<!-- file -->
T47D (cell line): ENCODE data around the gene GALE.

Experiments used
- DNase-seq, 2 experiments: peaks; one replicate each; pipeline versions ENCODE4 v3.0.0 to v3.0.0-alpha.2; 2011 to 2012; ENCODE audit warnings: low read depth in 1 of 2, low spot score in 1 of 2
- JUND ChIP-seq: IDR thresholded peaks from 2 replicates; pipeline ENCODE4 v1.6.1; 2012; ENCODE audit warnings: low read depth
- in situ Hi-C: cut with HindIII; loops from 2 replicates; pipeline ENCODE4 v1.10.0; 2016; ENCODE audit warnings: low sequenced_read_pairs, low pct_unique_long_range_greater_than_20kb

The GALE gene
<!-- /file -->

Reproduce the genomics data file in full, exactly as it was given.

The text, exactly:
T47D (cell line): ENCODE data around the gene GALE.

Experiments used
- DNase-seq, 2 experiments: peaks; one replicate each; pipeline versions ENCODE4 v3.0.0 to v3.0.0-alpha.2; 2011 to 2012; ENCODE audit warnings: low read depth in 1 of 2, low spot score in 1 of 2
- JUND ChIP-seq: IDR thresholded peaks from 2 replicates; pipeline ENCODE4 v1.6.1; 2012; ENCODE audit warnings: low read depth
- in situ Hi-C: cut with HindIII; loops from 2 replicates; pipeline ENCODE4 v1.10.0; 2016; ENCODE audit warnings: low sequenced_read_pairs, low pct_unique_long_range_greater_than_20kb

The GALE gene